The following morning, the Howling Commandos arrive at Rogers and Barnes’ planned extraction point where they encounter delirious Japanese soldiers surrendering to a small Filipino guerilla unit. Jim Morita overhears the soldiers mention demons and ghosts in the surrounding valley. Rogers, Barnes, and Alejo take control of a guarded Japanese communications outpost to message the Commandos but are ambushed by three assassins with seemingly supernatural abilities. Rogers and Barnes are quickly outmatched but the fight is interrupted by the arrival of Dark Wind, who kidnaps Alejo and escapes into the night, along with his agents. The resulting commotion attracts the attention of platoons of Japanese forces, who pin down Rogers and Barnes until the Howling Commandos arrive.

 

 

Rogers and the Howling Commandos take a boat further into the island and coordinate on a plan to retrieve the two translators and prevent Shishido and Dark Wind from stealing the treasures. However, the team is split on what to do with the treasure; Duggan argues about the merits of the US gaining that amount of gold to end the war while Steve sees it as bloodied spoils of war. Upon arriving at their destination, the team splits into two. 

Rogers’ team trek towards a Japanese outpost, where they find several Japanese soldiers murdered. The team overhears a commotion in a nearby armory and see a Japanese officer get impaled. Shishido emerges from an armory, dragging Eden behind him. Rogers’ team engages Shishido and rescues Eden. Shishido initially has the upper hand but yields when Rogers and Barnes overpower him. Shishido explains the existence of a clandestine transhumanistic cult among Japan’s most elite and Dark Wind’s plan to secure an ancient powerful artifact to unlock the Emperor’s latent divine abilities, based on the belief that Japan’s emperors are direct descendants of the sun goddess Amaterasu. Shishido pleads for the Commandos to help stop him from retrieving the relic.

 

 

With Eden to help him navigate, Rogers ventures further deep into the island to locate Dark Wind’s vessel. Reaching a lake at the center of the island, they see a large amphibious landing craft surface. Rogers infiltrates the ship and rescues a brutally beaten Alejo. Just as he makes his escape, Rogers is incapacitated by Dark Wind. Dugan’s team arrives at the foot of a mountain where they find an abandoned church. They investigate and uncover an entrance to a series of catacombs leading to a large cavern. In the cavern, they uncover a massive tomb filled with gold and relics. They form a garrison surrounding the area and radio the rest of the Howling Commandos which Dark Wind hears from Rogers’ radio.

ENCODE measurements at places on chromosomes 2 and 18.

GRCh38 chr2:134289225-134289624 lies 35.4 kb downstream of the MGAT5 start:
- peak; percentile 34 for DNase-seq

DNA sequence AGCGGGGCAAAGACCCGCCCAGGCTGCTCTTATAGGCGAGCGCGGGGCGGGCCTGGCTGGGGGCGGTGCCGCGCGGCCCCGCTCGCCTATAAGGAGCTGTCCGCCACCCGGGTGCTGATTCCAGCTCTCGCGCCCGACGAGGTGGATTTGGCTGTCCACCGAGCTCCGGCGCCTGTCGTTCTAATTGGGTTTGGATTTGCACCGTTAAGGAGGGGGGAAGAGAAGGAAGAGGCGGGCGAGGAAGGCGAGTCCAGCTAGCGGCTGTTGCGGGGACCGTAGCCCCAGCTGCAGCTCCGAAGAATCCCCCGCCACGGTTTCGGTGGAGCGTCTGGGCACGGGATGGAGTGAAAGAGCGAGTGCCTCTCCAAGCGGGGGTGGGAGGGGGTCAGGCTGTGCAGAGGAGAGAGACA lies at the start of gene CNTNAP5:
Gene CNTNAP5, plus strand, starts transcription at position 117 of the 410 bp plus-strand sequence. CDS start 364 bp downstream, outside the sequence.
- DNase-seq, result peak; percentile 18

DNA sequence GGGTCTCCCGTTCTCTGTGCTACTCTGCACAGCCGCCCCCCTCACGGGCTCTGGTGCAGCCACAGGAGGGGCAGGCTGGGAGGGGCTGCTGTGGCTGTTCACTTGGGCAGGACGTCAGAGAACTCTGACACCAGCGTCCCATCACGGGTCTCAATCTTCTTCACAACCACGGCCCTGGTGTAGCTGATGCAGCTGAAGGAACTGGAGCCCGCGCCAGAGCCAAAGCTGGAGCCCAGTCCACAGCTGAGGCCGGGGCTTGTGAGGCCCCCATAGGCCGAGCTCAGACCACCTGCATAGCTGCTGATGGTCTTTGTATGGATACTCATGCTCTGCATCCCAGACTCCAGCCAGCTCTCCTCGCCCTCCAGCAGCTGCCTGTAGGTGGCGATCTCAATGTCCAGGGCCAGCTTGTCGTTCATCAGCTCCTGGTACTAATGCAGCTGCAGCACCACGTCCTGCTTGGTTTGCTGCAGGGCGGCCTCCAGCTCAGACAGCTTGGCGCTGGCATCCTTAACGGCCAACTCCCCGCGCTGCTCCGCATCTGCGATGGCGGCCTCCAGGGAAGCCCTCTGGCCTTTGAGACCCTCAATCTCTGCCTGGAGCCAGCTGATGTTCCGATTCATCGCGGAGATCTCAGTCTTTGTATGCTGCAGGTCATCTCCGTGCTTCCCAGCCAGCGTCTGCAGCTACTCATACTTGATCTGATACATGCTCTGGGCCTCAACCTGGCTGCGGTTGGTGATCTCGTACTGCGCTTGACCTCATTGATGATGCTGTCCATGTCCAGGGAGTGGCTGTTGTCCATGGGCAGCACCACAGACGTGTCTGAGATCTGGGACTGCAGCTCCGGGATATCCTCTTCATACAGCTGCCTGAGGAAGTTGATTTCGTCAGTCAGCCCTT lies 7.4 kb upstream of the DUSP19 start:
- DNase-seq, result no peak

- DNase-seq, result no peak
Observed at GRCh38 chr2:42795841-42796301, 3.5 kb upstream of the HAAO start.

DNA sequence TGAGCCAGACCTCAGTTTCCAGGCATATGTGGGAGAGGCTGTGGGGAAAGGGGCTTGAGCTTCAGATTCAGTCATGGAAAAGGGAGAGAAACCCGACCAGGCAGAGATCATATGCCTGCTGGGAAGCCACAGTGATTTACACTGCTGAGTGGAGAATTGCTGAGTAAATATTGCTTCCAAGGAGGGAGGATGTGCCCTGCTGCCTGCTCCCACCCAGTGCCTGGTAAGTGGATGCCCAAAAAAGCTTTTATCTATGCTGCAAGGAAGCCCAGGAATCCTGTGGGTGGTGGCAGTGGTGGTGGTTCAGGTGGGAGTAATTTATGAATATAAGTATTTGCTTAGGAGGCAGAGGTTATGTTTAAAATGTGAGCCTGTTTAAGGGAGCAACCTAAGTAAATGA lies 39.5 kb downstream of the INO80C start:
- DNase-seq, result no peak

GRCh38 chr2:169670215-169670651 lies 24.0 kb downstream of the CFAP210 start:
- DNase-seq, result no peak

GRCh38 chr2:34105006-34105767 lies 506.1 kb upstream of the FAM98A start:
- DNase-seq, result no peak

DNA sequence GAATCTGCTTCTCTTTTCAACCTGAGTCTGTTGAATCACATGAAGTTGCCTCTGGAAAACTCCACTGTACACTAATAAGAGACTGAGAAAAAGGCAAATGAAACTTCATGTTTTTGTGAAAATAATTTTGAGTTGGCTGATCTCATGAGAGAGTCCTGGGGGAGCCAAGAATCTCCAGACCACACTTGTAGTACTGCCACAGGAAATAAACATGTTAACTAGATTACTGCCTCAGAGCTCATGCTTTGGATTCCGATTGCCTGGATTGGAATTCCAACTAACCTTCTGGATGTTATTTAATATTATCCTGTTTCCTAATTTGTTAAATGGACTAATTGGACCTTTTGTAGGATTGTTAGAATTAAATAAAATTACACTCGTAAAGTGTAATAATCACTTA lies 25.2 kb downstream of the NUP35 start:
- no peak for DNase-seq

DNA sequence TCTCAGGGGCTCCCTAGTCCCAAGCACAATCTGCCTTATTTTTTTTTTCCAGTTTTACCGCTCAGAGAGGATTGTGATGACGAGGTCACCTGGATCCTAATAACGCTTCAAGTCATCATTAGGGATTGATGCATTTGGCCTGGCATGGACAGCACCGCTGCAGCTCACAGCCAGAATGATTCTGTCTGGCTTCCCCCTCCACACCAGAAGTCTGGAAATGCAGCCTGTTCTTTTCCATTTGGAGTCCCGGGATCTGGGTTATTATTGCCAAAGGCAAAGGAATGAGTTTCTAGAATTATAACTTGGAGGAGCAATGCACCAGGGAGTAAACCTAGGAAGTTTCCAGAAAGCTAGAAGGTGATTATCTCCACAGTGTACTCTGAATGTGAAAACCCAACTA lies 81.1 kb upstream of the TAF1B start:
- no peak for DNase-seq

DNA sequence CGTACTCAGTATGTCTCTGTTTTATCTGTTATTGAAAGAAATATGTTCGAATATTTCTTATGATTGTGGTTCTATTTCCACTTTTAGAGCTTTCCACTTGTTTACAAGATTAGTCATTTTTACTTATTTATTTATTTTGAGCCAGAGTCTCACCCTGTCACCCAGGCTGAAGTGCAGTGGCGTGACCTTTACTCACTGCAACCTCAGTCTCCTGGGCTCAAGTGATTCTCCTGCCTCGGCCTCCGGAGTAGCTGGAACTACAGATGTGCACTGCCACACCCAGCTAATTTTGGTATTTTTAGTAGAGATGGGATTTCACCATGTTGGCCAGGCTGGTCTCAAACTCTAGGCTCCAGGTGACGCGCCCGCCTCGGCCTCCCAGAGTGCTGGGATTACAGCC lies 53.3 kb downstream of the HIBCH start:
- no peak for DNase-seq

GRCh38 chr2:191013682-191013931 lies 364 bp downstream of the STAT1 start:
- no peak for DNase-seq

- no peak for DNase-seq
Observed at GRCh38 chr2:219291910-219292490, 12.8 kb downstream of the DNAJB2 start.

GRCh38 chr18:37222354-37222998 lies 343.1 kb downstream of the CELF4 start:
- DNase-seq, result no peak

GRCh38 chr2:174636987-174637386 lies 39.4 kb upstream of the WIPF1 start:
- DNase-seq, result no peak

A huge firefight commences as soon as Dark Wind and his forces arrive at the church garrison. The Commandos are outnumbered despite Bucky’s team, along with Shishido, arriving to defend the garrison. Dark Wind gains the upper hand and defeats Shishido brutally in battle. The Commandos are rounded together by Dark Wind’s remaining forces but are saved by the Filipino guerilla soldiers they met earlier and a rescued Captain America. Dark Wind is killed by Shishido. 

 

 

As the remaining survivors regroup, the Howling Commandos and Shishido head to the catacombs to survey the cache. On their way, Shishido tells them of the story of Hiruko, the firstborn child of the deities of creation, Izanami and Izanagi, and how the child was banished for its weakness and replaced by another named Amaterasu. He further reveals that, like Amaterasu, Hiruko had descendants. As he unearths the relic, Shishido reveals to them his intent to save Japan and his home of Hiroshima from a premonition and unleashes his power on the Commandos, leaving Rogers, Dugan, and Barnes left to fight. Rogers is almost killed by Shishido but is saved by Barnes when he uses Shishido’s own petrifying powers against him, turning Shishido into stone. 

Alejo succumbs to his wounds. The Commandos decide in secret to leave the gold in the hands of the Filipinos as reparations while the relics are returned to their rightful countries by the SSR. 

ARCS/THEMES

Steve Rogers

It’s always hard to think of an arc for Steve Rogers to go through when the man is so set in his heroic and selfless ways, especially in a period like World War 2. Ultimately, this is the story where you get to Steve, for the first time, deal with the bleakness of war and the world. Captain America: The First Avenger depicts Cap and the Commandos having a swell time as they take out HYDRA bases. They laugh and shrug at enemy soldiers dying and have a beer right after. This story has them witnessing what the war is like for people who are merely caught in the crossfire. Cap comes off this movie having a few realizations about people and the world. In Captain America: The Winter Soldier, Steve tells Nick Fury, “We compromised. Sometimes in ways that made us not sleep so well. But we did it so people could be free.” This story details that part of Rogers’ experience.

Bucky Barnes